Burkhart’s device was implanted in his brain about nine years ago, several years after he was unable to move his limbs after a diving accident. He volunteered to try out a device that allowed him to move his hands and fingers. But it had to be removed seven and a half years later.
His special implant is a small set of 100 electrodes, carefully inserted into the part of the brain that helps control movement. It works by recording brain activity and sending these recordings to a computer, where they are processed by an algorithm. This is connected to an electrode sleeve worn on the arm. The idea is to convert thoughts about movement into electrical signals that trigger movement.
Burkhart was the first to receive a transplant in 2014; He is 24 years old. After recovering from surgery, he began a training program to learn how to use it. Three times a week for about a year and a half, he visits a lab where implants can be connected to a computer via a cable that goes out of his head.
“It works great,” said Burkhart. “Initially we could only open and hold our hand, but after a while we were able to do individual finger movements.” He was finally able to combine movements and control his grip. He can even play Guitar Hero.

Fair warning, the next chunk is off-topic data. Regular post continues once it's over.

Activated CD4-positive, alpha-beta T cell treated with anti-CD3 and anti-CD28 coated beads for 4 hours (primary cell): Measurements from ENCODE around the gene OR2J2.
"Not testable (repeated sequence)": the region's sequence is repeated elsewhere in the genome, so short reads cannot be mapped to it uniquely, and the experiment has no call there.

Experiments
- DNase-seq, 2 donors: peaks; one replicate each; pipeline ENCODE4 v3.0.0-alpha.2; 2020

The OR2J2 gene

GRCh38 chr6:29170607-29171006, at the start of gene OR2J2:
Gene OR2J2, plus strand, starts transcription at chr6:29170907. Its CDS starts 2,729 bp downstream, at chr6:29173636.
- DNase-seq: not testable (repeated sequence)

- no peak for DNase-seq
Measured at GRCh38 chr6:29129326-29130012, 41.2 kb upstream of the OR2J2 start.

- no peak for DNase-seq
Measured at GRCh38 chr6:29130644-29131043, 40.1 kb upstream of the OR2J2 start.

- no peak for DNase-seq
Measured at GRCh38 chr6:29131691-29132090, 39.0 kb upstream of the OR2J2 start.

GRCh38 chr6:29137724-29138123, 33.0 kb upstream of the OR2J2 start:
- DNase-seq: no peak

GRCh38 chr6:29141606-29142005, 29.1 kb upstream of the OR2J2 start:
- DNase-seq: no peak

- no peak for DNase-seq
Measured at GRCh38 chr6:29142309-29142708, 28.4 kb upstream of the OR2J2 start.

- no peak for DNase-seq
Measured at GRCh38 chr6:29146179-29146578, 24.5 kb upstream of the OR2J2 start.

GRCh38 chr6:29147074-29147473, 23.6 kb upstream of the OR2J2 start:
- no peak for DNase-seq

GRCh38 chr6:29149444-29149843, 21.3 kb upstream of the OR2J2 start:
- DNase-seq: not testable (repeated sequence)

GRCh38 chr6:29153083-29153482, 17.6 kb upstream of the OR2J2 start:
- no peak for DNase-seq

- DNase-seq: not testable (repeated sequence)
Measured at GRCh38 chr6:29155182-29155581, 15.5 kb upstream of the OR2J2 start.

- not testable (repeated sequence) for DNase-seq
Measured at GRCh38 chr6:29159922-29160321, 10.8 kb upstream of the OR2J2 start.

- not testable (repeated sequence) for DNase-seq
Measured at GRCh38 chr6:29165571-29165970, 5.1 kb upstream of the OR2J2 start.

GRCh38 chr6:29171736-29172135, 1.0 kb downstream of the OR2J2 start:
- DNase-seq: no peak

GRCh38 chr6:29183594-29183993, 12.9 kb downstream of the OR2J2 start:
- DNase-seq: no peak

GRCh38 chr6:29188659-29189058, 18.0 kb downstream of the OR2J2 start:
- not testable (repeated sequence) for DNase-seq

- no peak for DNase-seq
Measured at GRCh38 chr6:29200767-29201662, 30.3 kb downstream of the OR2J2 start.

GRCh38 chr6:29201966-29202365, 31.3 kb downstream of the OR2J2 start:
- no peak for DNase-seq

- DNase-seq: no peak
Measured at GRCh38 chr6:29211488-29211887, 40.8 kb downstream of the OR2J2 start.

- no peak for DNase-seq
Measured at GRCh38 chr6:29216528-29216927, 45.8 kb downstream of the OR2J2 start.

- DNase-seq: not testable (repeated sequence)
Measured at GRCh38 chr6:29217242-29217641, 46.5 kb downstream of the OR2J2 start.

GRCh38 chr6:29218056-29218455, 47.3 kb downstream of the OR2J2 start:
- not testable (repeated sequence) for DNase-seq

He said: “There are so many things that I can do, which is exciting. “But it is still limited.” Not only can he use lab equipment, but he can also only perform lab-based tasks. “Any activity we do will be simplified,” he said.
For example, he can pour a bottle out, but it’s just a bottle of seeds, because the researchers don’t want liquid around the electrical device. He said: “It’s a pity it hasn’t changed everything in my life, because I’ve seen how beneficial it can be.
Either way, the device worked so well that the team extended the trial period. Burkhart originally planned to have the transplant within 12 to 18 months, he said. “But things really worked out…so we were able to carry on for quite a while after that.” The trial was extended every year, and Burkhart continued to visit the lab twice a week.